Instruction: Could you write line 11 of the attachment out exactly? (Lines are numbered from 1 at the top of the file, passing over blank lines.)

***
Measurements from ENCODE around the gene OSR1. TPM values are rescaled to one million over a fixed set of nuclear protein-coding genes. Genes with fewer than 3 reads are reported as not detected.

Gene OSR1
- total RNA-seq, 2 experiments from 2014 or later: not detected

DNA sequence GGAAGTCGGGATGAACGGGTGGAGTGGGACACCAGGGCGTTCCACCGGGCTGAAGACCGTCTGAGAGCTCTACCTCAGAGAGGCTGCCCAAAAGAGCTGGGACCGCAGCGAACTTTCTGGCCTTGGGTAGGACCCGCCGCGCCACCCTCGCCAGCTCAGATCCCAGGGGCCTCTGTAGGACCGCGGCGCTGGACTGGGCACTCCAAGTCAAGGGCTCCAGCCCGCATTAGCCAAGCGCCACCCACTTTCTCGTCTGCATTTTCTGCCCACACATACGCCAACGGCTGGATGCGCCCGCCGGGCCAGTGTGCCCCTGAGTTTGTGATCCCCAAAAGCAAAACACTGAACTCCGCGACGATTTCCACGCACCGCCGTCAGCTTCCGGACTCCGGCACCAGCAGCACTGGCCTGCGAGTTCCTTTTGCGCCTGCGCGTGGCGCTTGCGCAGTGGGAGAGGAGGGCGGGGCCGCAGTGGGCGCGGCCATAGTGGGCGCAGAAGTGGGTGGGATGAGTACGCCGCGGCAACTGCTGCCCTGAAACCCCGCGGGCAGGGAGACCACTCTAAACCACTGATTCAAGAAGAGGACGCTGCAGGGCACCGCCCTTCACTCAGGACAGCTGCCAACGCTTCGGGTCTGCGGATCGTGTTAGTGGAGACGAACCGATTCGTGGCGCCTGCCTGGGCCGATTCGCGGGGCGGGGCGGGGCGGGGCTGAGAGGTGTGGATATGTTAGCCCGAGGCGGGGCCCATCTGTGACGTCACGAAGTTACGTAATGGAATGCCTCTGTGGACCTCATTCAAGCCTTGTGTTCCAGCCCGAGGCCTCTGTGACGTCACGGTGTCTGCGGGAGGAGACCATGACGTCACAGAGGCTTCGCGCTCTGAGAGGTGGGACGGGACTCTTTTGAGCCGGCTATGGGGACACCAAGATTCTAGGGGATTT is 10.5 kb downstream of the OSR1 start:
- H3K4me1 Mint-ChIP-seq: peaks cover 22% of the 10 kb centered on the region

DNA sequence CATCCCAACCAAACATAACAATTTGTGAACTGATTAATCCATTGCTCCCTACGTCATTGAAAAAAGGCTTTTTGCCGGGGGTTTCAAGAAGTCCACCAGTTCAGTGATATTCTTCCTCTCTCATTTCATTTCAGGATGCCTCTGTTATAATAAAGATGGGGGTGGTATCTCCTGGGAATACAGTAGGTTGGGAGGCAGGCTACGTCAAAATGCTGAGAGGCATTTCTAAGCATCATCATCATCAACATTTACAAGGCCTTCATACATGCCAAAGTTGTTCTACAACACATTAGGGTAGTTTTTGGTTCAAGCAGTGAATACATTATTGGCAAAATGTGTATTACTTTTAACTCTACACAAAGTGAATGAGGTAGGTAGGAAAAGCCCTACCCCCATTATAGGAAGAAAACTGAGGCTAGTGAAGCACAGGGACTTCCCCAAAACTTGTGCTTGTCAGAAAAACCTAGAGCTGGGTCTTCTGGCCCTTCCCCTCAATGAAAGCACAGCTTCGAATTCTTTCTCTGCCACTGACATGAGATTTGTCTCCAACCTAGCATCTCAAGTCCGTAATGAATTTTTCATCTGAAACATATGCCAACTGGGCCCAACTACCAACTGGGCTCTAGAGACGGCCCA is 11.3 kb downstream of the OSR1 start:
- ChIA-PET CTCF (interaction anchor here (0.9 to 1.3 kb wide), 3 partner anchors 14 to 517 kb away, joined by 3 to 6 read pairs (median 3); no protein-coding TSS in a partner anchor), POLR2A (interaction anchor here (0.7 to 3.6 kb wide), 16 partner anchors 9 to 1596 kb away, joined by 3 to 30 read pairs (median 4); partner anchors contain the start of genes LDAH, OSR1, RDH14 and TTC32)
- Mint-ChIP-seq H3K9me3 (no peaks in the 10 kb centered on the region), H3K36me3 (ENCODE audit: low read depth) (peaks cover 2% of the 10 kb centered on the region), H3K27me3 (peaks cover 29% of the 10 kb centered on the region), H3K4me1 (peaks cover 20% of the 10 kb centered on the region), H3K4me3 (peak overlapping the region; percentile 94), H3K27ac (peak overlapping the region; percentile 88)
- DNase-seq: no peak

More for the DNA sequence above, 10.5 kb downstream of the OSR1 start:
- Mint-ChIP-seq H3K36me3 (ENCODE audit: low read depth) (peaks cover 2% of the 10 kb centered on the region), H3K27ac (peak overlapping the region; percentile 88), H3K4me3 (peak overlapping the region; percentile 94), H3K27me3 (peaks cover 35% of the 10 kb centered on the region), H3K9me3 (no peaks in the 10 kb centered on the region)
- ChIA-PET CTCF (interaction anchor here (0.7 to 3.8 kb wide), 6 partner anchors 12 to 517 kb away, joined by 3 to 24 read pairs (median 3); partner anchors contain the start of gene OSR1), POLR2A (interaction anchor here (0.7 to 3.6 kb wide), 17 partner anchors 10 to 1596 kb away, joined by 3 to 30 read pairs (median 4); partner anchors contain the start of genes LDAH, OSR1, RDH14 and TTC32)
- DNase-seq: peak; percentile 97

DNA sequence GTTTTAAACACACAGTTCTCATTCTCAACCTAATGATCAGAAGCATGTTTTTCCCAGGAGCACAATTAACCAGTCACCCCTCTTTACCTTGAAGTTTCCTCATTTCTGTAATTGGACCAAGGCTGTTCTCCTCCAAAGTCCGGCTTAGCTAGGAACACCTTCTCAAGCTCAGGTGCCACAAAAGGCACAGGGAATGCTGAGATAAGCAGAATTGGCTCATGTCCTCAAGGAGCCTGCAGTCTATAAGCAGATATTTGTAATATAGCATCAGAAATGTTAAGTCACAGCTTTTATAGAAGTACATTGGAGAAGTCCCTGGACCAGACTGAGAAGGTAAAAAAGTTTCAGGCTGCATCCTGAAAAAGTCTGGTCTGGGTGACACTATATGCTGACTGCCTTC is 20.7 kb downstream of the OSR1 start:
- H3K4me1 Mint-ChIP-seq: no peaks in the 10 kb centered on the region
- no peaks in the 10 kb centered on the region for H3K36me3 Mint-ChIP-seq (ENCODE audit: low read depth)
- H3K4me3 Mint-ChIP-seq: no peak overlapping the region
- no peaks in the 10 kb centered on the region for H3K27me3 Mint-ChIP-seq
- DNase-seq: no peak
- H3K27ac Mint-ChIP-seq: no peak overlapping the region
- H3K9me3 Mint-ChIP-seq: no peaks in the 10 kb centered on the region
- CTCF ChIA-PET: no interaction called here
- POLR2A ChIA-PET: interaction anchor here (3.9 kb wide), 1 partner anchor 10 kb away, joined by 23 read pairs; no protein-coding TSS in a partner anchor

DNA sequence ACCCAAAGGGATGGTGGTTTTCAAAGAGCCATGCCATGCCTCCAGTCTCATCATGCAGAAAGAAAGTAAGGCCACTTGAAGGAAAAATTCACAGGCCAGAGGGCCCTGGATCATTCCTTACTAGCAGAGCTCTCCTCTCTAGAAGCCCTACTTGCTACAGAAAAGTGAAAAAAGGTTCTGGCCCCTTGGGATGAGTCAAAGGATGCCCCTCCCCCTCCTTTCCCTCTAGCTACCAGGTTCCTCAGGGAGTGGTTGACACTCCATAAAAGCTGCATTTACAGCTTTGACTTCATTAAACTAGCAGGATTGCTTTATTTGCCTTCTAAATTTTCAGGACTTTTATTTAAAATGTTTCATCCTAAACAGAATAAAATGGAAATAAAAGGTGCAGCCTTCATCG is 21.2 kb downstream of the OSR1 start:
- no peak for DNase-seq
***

- Mint-ChIP-seq H3K36me3 (ENCODE audit: low read depth) (peaks cover 2% of the 10 kb centered on the region), H3K27ac (peak overlapping the region; percentile 88), H3K4me3 (peak overlapping the region; percentile 94), H3K27me3 (peaks cover 35% of the 10 kb centered on the region), H3K9me3 (no peaks in the 10 kb centered on the region)